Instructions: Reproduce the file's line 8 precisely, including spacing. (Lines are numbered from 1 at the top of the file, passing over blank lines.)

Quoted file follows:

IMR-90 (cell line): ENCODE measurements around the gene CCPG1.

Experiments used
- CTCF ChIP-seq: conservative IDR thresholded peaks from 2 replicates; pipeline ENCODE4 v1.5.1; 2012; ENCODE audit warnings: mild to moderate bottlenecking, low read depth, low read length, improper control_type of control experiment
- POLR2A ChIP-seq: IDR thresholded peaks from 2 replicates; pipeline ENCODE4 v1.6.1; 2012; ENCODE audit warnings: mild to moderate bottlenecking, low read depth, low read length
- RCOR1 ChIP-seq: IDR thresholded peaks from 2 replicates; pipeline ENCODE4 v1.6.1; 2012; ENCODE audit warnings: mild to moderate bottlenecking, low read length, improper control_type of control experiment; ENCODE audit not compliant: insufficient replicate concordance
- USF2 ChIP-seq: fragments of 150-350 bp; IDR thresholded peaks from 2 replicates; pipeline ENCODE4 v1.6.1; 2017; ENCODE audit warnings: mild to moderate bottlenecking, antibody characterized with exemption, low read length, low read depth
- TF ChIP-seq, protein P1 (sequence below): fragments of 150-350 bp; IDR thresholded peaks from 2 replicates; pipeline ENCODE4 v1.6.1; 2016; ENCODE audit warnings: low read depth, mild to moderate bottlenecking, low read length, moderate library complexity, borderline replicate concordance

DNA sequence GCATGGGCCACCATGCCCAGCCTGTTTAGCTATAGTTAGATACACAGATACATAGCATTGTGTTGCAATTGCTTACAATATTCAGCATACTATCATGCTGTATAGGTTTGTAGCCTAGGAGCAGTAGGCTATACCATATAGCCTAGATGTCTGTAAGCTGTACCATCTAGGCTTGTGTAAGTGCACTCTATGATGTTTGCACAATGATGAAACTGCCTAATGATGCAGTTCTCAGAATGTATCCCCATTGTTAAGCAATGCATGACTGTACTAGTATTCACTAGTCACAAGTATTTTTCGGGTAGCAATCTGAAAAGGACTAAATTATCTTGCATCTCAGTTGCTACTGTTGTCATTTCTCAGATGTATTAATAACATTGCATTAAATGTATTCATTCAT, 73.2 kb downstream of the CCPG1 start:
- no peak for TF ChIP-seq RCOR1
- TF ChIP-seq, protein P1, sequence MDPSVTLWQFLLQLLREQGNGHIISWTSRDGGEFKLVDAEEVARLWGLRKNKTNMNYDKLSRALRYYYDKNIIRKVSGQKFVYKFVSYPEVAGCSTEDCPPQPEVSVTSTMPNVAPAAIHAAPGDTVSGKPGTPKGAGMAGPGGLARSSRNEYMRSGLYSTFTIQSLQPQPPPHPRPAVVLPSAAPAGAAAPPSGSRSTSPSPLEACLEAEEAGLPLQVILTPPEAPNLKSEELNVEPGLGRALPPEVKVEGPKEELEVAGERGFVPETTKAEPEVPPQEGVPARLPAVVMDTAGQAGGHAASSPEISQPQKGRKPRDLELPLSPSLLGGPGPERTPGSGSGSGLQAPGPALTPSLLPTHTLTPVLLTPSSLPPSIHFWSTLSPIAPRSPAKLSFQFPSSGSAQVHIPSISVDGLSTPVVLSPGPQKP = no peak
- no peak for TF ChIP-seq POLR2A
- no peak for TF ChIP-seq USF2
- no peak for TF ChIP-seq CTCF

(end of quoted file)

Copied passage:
DNA sequence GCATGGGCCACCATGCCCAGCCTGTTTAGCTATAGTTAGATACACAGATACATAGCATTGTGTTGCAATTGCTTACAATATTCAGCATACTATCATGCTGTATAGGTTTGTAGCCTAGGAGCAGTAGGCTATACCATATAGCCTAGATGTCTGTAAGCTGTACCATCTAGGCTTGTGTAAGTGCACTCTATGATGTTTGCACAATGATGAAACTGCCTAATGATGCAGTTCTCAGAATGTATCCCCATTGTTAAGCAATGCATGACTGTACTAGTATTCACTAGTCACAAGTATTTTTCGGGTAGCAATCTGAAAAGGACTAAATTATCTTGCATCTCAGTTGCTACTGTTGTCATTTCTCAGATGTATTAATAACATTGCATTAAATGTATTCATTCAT, 73.2 kb downstream of the CCPG1 start: